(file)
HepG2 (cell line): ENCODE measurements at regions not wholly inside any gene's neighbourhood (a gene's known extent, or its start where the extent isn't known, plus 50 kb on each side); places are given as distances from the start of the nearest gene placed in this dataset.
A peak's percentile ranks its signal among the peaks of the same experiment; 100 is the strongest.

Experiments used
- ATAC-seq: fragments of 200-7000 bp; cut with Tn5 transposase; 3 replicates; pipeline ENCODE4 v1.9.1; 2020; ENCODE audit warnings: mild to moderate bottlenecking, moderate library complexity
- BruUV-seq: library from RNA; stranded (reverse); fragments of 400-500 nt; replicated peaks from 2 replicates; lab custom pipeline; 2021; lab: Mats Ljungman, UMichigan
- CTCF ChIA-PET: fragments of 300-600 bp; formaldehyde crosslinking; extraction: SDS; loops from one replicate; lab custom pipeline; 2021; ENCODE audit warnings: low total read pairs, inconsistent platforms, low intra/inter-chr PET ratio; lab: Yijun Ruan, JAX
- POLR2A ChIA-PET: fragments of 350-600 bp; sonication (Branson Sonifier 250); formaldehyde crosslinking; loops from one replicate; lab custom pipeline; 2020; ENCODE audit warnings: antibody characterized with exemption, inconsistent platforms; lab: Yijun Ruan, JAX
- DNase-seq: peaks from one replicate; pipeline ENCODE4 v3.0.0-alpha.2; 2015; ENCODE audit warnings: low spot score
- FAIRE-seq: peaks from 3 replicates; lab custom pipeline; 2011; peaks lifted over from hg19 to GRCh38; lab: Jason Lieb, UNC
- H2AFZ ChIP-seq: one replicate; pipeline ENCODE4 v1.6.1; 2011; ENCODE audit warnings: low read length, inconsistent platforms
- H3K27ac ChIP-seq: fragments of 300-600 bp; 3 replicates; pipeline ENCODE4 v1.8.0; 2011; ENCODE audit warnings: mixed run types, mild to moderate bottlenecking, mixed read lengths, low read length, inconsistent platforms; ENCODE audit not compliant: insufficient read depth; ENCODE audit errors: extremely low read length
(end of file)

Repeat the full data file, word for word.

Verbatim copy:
HepG2 (cell line): ENCODE measurements at regions not wholly inside any gene's neighbourhood (a gene's known extent, or its start where the extent isn't known, plus 50 kb on each side); places are given as distances from the start of the nearest gene placed in this dataset.
A peak's percentile ranks its signal among the peaks of the same experiment; 100 is the strongest.

Experiments used
- ATAC-seq: fragments of 200-7000 bp; cut with Tn5 transposase; 3 replicates; pipeline ENCODE4 v1.9.1; 2020; ENCODE audit warnings: mild to moderate bottlenecking, moderate library complexity
- BruUV-seq: library from RNA; stranded (reverse); fragments of 400-500 nt; replicated peaks from 2 replicates; lab custom pipeline; 2021; lab: Mats Ljungman, UMichigan
- CTCF ChIA-PET: fragments of 300-600 bp; formaldehyde crosslinking; extraction: SDS; loops from one replicate; lab custom pipeline; 2021; ENCODE audit warnings: low total read pairs, inconsistent platforms, low intra/inter-chr PET ratio; lab: Yijun Ruan, JAX
- POLR2A ChIA-PET: fragments of 350-600 bp; sonication (Branson Sonifier 250); formaldehyde crosslinking; loops from one replicate; lab custom pipeline; 2020; ENCODE audit warnings: antibody characterized with exemption, inconsistent platforms; lab: Yijun Ruan, JAX
- DNase-seq: peaks from one replicate; pipeline ENCODE4 v3.0.0-alpha.2; 2015; ENCODE audit warnings: low spot score
- FAIRE-seq: peaks from 3 replicates; lab custom pipeline; 2011; peaks lifted over from hg19 to GRCh38; lab: Jason Lieb, UNC
- H2AFZ ChIP-seq: one replicate; pipeline ENCODE4 v1.6.1; 2011; ENCODE audit warnings: low read length, inconsistent platforms
- H3K27ac ChIP-seq: fragments of 300-600 bp; 3 replicates; pipeline ENCODE4 v1.8.0; 2011; ENCODE audit warnings: mixed run types, mild to moderate bottlenecking, mixed read lengths, low read length, inconsistent platforms; ENCODE audit not compliant: insufficient read depth; ENCODE audit errors: extremely low read length